MUDCATTING: A FISH TAIL

JUN 25th | TODAY IS:

NATIONAL CATFISH DAY – When I was a little girl, my father took me and my brother mudcatting, a term for cat fishing commonly used by my folks. On a dark night, we travelled to nearby Lake Scugog to meet with my mother’s uncle. We climbed into his tin can (a small aluminum boat with an equally small outboard motor) and headed into a swampy bay of the lake.

Once there, we dropped our worm bobs over the side of the boat. A worm bob is a collection of worms on a string that is tied into a ball. My mom was a bit of a tomboy and had no problem making these ball o’worms with my dad. The bobs were tied to a rod and used as bait.

Mudcat, as we called them, live on the floor of the lake in the mud. They are bottom feeders and therefore have wide mouths to hoover up their food. I assume their cat-like whiskers were to avoid obstacles like a real cat. That may or may be true but that has always been my story and I am sticking to it.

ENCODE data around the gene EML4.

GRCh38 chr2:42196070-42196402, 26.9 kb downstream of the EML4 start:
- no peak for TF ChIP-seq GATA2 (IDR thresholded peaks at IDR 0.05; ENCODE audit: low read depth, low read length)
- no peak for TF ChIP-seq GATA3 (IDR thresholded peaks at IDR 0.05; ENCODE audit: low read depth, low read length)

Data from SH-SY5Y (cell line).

Dad would put an empty bucket in the middle of the boat. There weren’t any hooks in the bobs as the catfish would just suck onto the worms. Dad would give us a quarter if we could get the fish into the boat and drop it in the bucket. It wasn’t as easy as it sounded as most times the fish would let go as soon as we got it over the edge of the boat. We were lucky if we got one or two quarters in one night.

Mudcatting was mostly exciting for me as it was late at night and we were never awake when it was really dark in the summer.

Good times, good times.

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